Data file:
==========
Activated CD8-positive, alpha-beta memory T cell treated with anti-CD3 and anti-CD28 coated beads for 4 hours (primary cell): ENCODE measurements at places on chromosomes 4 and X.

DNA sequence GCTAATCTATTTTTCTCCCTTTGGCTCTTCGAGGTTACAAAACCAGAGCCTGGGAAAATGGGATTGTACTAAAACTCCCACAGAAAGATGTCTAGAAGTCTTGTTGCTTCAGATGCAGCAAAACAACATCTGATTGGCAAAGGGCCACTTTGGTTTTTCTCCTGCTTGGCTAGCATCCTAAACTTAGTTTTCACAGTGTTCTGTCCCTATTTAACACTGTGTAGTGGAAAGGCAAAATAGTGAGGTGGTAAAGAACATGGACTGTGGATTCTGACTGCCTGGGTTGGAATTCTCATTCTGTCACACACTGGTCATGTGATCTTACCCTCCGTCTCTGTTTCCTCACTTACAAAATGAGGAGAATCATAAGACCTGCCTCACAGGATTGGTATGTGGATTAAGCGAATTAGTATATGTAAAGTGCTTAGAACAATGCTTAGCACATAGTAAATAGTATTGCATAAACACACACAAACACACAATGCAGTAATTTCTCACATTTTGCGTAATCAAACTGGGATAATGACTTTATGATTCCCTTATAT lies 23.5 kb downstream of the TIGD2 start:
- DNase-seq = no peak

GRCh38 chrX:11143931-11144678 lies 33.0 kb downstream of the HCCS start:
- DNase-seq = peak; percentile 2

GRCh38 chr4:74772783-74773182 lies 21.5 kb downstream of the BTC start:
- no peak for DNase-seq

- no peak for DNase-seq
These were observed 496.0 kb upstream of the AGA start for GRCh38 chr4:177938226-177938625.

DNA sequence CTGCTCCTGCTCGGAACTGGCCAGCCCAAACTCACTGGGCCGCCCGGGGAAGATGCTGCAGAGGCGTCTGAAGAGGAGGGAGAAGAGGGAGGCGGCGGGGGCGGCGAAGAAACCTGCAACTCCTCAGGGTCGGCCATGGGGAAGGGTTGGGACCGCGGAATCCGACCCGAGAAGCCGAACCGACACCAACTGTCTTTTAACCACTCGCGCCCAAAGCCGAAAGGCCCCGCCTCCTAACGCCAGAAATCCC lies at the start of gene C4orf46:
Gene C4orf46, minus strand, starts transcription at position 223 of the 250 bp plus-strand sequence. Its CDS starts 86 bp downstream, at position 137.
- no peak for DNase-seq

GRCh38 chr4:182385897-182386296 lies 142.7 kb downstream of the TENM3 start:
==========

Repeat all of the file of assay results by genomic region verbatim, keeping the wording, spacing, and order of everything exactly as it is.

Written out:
Activated CD8-positive, alpha-beta memory T cell treated with anti-CD3 and anti-CD28 coated beads for 4 hours (primary cell): ENCODE measurements at places on chromosomes 4 and X.

DNA sequence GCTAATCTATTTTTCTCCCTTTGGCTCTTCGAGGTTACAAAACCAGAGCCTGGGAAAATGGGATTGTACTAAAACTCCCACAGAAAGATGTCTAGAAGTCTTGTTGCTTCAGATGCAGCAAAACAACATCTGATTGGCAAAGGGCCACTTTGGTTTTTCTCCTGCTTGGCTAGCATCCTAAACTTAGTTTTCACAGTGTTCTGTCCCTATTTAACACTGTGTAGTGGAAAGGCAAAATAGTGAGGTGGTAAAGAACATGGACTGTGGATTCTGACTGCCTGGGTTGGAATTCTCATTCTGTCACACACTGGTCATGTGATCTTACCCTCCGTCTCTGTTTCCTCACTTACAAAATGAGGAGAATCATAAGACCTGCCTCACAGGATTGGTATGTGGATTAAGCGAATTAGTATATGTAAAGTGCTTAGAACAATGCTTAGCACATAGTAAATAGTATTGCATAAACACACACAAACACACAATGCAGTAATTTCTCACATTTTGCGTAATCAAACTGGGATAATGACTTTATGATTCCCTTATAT lies 23.5 kb downstream of the TIGD2 start:
- DNase-seq = no peak

GRCh38 chrX:11143931-11144678 lies 33.0 kb downstream of the HCCS start:
- DNase-seq = peak; percentile 2

GRCh38 chr4:74772783-74773182 lies 21.5 kb downstream of the BTC start:
- no peak for DNase-seq

- no peak for DNase-seq
These were observed 496.0 kb upstream of the AGA start for GRCh38 chr4:177938226-177938625.

DNA sequence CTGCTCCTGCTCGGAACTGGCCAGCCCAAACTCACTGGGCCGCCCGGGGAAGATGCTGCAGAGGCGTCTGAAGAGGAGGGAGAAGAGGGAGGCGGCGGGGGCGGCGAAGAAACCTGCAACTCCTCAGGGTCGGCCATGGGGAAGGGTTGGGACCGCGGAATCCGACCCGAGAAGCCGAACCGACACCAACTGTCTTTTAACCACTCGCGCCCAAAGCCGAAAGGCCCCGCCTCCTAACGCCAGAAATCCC lies at the start of gene C4orf46:
Gene C4orf46, minus strand, starts transcription at position 223 of the 250 bp plus-strand sequence. Its CDS starts 86 bp downstream, at position 137.
- no peak for DNase-seq

GRCh38 chr4:182385897-182386296 lies 142.7 kb downstream of the TENM3 start: